Which matters most to you: undergraduate research opportunities, greener solutions on campus or higher wages for campus employees? Do you think Northwestern needs more environmental studies classes or are you more concerned about getting a U-Pass?
These questions and more are what the Undergraduate Budget Priorities Committee wants to answer. The committee’s purpose to is to learn the issues that are important to students and then to present its findings to university administrators at the end of winter quarter. Their annual survey, which was released on Sunday, is one way in which UBPC assesses students’ priorities.
Weinberg senior Anil Wadhwani has served on the eight-member committee since his freshman year. He said the administrators the group speaks with are responsible for deciding how to allocate the university’s funds, and UBPC serves as the student voice in that process.
While they hope that every student responds to the survey, the committee has no specific expected number of respondents. Last year, more than 2,000 students completed the survey, and their responses were an important factor in the proposal to administrators.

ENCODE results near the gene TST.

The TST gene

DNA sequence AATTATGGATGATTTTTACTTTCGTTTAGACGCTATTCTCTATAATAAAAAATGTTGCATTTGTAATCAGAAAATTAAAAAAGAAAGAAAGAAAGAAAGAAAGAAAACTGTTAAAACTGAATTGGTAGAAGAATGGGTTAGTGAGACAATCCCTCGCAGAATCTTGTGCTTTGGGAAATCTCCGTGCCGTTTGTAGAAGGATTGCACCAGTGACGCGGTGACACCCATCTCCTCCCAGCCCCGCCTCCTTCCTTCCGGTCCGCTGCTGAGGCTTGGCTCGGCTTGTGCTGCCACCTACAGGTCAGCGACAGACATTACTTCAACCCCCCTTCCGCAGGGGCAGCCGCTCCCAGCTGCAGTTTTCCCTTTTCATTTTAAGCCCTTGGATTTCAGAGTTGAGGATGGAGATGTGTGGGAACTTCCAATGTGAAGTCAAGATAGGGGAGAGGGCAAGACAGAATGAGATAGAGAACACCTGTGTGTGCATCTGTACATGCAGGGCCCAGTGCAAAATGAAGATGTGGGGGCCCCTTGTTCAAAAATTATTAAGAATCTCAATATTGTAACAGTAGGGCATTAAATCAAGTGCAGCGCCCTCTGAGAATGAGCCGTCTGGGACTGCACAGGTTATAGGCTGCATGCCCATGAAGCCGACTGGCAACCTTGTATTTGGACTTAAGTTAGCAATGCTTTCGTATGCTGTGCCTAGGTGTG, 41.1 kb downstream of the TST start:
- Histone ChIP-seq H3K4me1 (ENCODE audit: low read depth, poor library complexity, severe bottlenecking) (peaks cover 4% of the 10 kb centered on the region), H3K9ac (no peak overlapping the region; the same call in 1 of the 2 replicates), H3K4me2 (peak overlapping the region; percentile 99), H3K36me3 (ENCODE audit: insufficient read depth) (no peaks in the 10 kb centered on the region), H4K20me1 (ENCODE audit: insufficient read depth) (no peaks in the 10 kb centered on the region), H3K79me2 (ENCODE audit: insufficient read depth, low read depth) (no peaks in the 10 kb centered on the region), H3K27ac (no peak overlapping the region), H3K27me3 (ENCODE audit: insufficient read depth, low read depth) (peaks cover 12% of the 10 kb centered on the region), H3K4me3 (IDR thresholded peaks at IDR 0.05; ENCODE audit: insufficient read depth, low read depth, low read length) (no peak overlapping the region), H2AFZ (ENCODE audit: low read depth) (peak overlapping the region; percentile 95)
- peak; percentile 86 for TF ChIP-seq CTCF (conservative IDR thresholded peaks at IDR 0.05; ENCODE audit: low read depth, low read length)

“We make our recommendations based on student interest and demand,” Wadhwani said. “We also take into account the available resources of the university and how much certain items will cost.”
UBPC received many of the ideas on the survey from a “campus brainstorm” that all students were invited to participate in via email during fall quarter. Student leaders and university administrators often offer suggestions. UBPC also hosted three open forums during fall quarter and will host student focus groups in the coming weeks. After receiving a response from administrators toward the end of spring quarter, the committee will turn to evaluating the effectiveness of its proposal to help shape future recommendations.
The committee’s past accomplishments involved changes at Norris, facilities improvements and moving A&O’s concert to Welsh-Ryan arena. All of these were initiated by students and well-received by administrators, according to Wadhwani.
“The point of the survey is to take all of those issues and put them into one place where people can engage in them, think about them critically and decide what is most important to them,” Wadhwani explained. “This is the opportunity for every student to voice their opinion, to participate in university decision-making and to make a real impact in the future of the university.”